Stepped gain control
To allow precise gain-setting between multiple channels, we're using a Grayhill 12 position switch to set the RNP's gain.

Phase inversion control
This is fairly standard stuff to allow you to accommodate any phase problems due to things like system cabling, etc.

Precision metering
Three LEDs are provided for metering each channel (signal presence, +18dBu and CLIP). In addition, the clip LED trips at 1dB below actual clip and stays on for 3 seconds to make signal-chain troubleshooting easier. The metering is digitally-calibrated and driven by the internal microprocessor.

Flexible power supply requirements
The RNP will run off of either AC or DC as long as the voltage range is within 9-12V (and has a current capacity of at least 1.5Amps). Polarity of the wallwart connection is unimportant so that you don't have to worry about that detail either. In addition, if you happen to connect a wallwart that doesn't have enough oomph to power the RNP (like the RNC's wallwart), the RNP will tell you by periodically flashing it's front panel LEDs.

Geek stuff
An internal microprocessor provides control and monitoring of many RNP internal activities: power supply operation, source (mic/DI) selection, precision metering, push button control and phantom voltage control. The preamp itself is a unique, full Class A self-biasing-fully differential-DC servoed-transimpedance-100MHz GBP-instrumentation amp with an input impedance of 5k. The RNP's maximum level is +28dBu (differential mode) with an EIN of -120dB. High common-mode impedances help reduce the effect of interfering noise sources. Both phantom coupling caps and gain port voltages are independently servoed.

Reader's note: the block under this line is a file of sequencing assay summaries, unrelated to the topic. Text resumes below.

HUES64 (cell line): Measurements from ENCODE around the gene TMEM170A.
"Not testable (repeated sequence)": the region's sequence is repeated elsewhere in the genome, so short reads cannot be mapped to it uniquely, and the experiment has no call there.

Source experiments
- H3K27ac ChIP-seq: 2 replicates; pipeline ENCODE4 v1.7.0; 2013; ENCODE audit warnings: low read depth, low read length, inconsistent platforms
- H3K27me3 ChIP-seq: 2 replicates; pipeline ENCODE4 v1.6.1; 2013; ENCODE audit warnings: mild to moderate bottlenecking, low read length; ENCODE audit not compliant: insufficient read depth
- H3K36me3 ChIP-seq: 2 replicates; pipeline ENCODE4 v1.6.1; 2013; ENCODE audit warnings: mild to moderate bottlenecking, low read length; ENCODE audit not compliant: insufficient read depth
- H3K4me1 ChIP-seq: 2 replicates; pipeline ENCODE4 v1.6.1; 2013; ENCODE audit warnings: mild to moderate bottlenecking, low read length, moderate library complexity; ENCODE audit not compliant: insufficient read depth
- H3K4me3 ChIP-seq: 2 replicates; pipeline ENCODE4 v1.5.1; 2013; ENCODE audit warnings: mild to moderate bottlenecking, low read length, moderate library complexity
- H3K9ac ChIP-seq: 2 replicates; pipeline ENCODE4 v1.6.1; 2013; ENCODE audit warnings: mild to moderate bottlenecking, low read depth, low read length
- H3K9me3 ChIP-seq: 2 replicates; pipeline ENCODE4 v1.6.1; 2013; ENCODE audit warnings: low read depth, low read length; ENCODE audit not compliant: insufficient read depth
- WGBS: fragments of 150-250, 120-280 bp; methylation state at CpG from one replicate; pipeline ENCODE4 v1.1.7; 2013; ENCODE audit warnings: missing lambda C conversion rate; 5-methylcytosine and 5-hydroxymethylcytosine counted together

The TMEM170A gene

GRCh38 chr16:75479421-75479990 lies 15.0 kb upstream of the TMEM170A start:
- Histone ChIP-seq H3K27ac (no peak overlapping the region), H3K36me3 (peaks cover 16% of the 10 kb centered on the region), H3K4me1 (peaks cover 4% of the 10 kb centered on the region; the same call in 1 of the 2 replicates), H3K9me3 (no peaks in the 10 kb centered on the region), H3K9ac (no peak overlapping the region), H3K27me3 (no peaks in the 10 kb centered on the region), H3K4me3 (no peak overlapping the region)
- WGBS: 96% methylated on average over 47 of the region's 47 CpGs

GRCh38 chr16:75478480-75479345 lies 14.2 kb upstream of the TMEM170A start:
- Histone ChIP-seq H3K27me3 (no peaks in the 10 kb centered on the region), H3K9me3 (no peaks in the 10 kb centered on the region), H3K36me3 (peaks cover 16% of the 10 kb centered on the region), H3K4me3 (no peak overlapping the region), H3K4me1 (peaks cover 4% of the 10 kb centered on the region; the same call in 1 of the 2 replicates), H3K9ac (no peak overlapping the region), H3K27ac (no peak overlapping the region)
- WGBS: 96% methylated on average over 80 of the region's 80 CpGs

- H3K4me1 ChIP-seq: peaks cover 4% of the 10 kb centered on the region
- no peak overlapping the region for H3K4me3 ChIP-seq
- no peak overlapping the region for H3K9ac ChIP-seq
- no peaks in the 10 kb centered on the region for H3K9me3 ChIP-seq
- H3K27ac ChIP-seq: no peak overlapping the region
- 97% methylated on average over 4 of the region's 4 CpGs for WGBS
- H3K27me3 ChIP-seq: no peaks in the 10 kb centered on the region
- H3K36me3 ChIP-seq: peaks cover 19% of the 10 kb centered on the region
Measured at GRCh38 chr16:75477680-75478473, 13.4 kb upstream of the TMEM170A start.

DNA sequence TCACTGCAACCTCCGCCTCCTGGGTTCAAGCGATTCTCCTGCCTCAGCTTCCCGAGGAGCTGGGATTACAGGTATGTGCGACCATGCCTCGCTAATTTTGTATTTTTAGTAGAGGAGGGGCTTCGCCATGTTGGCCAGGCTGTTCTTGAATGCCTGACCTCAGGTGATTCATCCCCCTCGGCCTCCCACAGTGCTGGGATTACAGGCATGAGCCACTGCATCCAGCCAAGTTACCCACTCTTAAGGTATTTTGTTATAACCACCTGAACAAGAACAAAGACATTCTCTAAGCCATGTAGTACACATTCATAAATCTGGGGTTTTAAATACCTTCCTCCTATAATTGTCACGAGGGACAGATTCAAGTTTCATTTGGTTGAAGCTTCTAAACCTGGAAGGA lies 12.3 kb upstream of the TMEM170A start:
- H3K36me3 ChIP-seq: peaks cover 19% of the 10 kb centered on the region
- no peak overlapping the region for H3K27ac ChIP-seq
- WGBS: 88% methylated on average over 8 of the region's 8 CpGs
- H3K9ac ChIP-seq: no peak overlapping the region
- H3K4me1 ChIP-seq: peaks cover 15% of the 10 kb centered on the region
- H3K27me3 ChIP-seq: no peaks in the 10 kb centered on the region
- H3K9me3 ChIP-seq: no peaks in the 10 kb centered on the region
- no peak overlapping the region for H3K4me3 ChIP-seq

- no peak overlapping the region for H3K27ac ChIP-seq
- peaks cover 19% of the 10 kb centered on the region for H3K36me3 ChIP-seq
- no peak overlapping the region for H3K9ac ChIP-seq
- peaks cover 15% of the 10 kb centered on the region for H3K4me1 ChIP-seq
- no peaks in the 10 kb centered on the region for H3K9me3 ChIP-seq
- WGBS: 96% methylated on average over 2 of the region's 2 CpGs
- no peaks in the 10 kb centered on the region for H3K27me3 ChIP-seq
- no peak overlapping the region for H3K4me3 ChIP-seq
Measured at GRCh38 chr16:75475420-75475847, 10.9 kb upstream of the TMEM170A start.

WHAT SUCKS... Now I will violate a very important marketing rule by telling you what I think sucks about the RNP. Why? Because nothing is perfect and compromises always have to be made. By giving you some perspective on the RNP's shortcomings, at least you'll have some insights into the whys about my choices. Let your ears and application requirements be the ultimate guides.

The RNP uses a wallwart As I explain on our website for the RNC, the RNP also uses a wallwart to: (a) reduce internal noise induction, (b) to make the national/international regulatory compliance less costly, and, (c) to permit easy adaptation of the RNP to countries other than the U.S. The upside is that we've designed the RNP to use a range of wallwarts (see what's cool, above) instead of the pain-in-the-ass one used on the RNC.

The RNP is relatively noisy when evaluated by lab measurement
Many mic pres these days (including the really cheap ones) have very low noise floors (EINs of -127dB or better). The RNP's EIN of -120dB is obviously not as "good" as these others.

I decided that the sonic character (or lack thereof) and a decent price point were more important than the absolute noise floor. Why? First, many of the sought-after vintage mic pre noise levels are much worse than the RNPs. So in actual use, I concluded, many folks (particularly those "in-the-know") prefer good tone, even if it's slightly noisier. Second, even though we have internal versions of the RNP with a lower EIN, we'd have to charge at least $100 more for the privilege of meeting lab measurements that few actual applications would challenge. Third, the trend in microphone development has been to raise the output level of microphones, thereby reducing overall gain requirements of external mic pres. Are there some applications using the RNP that may be problematic? Yes. Will most of us encounter them? No.

The RNP has coarse gain steps of 6dB/step
Under ideal circumstances, when gain staging your signal path, you want to only use as much gain as necessary to do the job. Too much gain and you possibly run out of headroom. Too much or too little gain and you possibly get more noise than you'd like for a given application. So, why not use a gain pot or a switch with more positions to allow finer gain steps?